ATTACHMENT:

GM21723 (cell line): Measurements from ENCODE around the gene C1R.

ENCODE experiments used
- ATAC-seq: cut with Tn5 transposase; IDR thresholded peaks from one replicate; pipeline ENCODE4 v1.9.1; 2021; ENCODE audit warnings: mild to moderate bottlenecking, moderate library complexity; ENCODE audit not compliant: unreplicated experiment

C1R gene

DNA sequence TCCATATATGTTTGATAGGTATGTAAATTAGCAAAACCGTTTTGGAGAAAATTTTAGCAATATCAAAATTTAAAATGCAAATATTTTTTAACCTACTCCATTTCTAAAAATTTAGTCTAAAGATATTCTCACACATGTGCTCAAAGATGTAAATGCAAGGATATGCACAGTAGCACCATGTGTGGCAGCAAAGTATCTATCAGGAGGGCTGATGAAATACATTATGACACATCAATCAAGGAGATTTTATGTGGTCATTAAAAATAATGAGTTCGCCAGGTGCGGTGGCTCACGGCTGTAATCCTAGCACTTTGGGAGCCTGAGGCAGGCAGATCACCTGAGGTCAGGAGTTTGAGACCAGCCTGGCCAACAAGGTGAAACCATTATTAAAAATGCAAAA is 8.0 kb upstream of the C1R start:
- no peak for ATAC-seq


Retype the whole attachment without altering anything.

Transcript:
GM21723 (cell line): Measurements from ENCODE around the gene C1R.

ENCODE experiments used
- ATAC-seq: cut with Tn5 transposase; IDR thresholded peaks from one replicate; pipeline ENCODE4 v1.9.1; 2021; ENCODE audit warnings: mild to moderate bottlenecking, moderate library complexity; ENCODE audit not compliant: unreplicated experiment

C1R gene

DNA sequence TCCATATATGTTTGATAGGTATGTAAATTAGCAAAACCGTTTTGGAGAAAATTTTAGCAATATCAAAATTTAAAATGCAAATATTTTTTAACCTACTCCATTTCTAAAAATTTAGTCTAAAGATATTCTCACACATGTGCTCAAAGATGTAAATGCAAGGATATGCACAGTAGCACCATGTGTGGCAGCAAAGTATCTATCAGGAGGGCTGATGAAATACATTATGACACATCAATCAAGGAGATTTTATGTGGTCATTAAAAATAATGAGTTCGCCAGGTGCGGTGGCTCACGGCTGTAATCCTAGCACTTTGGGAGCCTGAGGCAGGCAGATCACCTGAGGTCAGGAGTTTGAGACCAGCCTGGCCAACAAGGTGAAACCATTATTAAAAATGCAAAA is 8.0 kb upstream of the C1R start:
- no peak for ATAC-seq